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Would you use the adjective 'heroic' to describe the American news media?

COMMENTARY | February 28, 2005

Anthony Lewis on broadcasters who sound like a cheering section, a government that would charge $372,799 for an FOIA request, and a press that, overall, isn’t exactly heroic. This talk, posted with Lewis’s permission, is from a University of Texas symposium Feb. 4, 2005, on the legacy of Watergate.

By Anthony Lewis



Watergate had many lessons, for the press and for the country. Among the most important, I thought then and I think now, was the danger of concentrated power in the hands of the President. Richard Nixon set out to break free of the Constitution’s checks and balances on executive power. He failed. But it was, as the Duke of Wellington said after Waterloo, “a damned close-run thing.”


Today Richard Nixon looks like an amateur when it comes to aggrandizing power in the White House. George W. Bush took us unilaterally into a war in Iraq on the assertion that it had weapons of mass destruction. He gave a medal to the CIA chief who told him that the fact of those weapons’ existence was a “slam dunk.” He never apologized for the non-existence of the weapons. He unilaterally broke this country’s commitment, in the Geneva Conventions, to treat prisoners of war humanely. He rewarded the counsel who advised him that Geneva provisions were obsolete by making him Attorney General.


Another of Bush’s lawyers advised him that the Constitution so exalted his office that he could ignore not only treaties but domestic criminal law against torturing prisoners. That’s the exact opposite of what we thought Watergate meant – that the law applies to the high as to the low. He rewarded that lawyer by making him a Court of Appeals judge.


Bush has stripped from his Cabinet anyone who dissented even a little. He is surrounded now by yes men and women. Even the CIA, whose high officials included some who warned against policies that alienated the Arab world, has been stripped of those officials by a political appointee.


Bush is the most secretive President in our lifetimes. He has cut back on the Freedom of Information Act, restricted access to past Presidential records, vastly increased the number of classified documents. His people have lately said that someone wanting to know how many aliens had been secretly detained after 9/11 would have to pay fees of $372,799 to get the facts under the Freedom of Information Act.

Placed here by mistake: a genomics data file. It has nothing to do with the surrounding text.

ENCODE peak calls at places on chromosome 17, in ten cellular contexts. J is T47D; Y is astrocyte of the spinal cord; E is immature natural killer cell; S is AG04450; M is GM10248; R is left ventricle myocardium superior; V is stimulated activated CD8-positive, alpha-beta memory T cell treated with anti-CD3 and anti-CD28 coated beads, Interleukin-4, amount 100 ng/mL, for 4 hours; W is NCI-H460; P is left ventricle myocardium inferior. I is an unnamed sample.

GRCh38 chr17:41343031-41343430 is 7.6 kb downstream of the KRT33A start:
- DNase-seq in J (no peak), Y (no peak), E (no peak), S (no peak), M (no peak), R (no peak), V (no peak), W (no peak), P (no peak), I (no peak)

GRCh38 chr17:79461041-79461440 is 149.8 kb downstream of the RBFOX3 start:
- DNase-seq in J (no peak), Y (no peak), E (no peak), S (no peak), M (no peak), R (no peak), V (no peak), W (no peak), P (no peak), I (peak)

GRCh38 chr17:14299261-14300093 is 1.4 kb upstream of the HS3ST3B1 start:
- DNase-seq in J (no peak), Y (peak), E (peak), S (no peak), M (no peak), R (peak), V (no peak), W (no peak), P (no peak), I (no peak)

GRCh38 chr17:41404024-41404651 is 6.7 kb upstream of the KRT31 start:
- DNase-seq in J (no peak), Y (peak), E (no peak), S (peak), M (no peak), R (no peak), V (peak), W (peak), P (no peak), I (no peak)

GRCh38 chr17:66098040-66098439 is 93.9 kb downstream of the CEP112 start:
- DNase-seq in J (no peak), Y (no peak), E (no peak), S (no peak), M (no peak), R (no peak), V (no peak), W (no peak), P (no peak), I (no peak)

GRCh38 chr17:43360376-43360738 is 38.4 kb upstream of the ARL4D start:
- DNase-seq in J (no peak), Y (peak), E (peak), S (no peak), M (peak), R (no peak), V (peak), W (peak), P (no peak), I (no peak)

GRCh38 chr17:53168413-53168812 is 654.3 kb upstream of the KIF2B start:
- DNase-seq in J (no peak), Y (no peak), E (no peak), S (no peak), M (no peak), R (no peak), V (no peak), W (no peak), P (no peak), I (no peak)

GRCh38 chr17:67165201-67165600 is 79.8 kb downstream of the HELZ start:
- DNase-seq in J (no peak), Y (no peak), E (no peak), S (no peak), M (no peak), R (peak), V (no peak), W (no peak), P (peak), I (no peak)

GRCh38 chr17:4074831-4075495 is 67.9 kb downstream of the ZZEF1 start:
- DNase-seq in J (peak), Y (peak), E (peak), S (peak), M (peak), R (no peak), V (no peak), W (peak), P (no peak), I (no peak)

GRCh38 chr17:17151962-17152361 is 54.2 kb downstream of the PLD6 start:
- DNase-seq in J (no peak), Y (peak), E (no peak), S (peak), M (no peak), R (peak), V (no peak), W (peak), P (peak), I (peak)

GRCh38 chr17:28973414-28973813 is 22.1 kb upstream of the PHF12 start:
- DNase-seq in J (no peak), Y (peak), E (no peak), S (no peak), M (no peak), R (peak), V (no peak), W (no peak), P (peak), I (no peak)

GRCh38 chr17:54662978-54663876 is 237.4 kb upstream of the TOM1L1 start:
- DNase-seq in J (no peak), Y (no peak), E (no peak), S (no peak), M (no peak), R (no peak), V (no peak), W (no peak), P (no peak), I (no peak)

The Framers of our Constitution, James Madison and the rest, set up competing centers of power so that if one political institution overreached, others would counter it. But where are those competing centers today? The House of Representatives has been so gerrymandered that it has hardly any meaningful election races. The courts? They still say no to such things as holding Americans in solitary confinement without trial on suspicion of terrorist connections. But Bush is determined to pack the courts with rubber stamps.


That leaves the institution on which, in the end, Madison relied: the press. Here we are, ladies and gentlemen. Thirty some years after Watergate made the press a hero, how many of you would use the adjective heroic to describe what the American press, print and broadcast, has done to alert the public to the concentration of abuse and power in the White House? I could not use that adjective.


Broadcasters, and not only Fox, sound more often like a cheering section than a watchdog. The New York Times and The Washington Post have apologized for their timid performance in the run-up to the war in Iraq. Or think about the torture of prisoners. Surely there, you may think, the press has done a lot. Yes it has. CBS and Sy Hersh broke the Abu Ghraib story. Reporters on the Post and Times, especially, have given us many more disgusting details on the treatment of prisoners. But I would guess that most Americans accept Donald Rumsfeld’s explanation that only a few “rotten apples” were responsible, an explanation equivalent to Ron Ziegler’s statement that Watergate was “a third-rate burglary." A press as committed as Bob Woodward and Carl Bernstein were would be pressing to uncover the role of civilian higher-ups, perhaps through an independent counsel.


The other day a conservative columnist on The Boston Globe, Jeff Jacoby, describing himself as “a war hawk,” deplored the failure of conservatives to speak out against the policies and political leaders that brought us to torture. “Something is very wrong,” he wrote, “when the Justice Department advises the president’s legal adviser that a wartime president is not bound by the International Convention Against Torture or the U.S. laws incorporating it.” Yes, something is wrong. Our political leaders have failed to say so loudly and clearly. So has the press.


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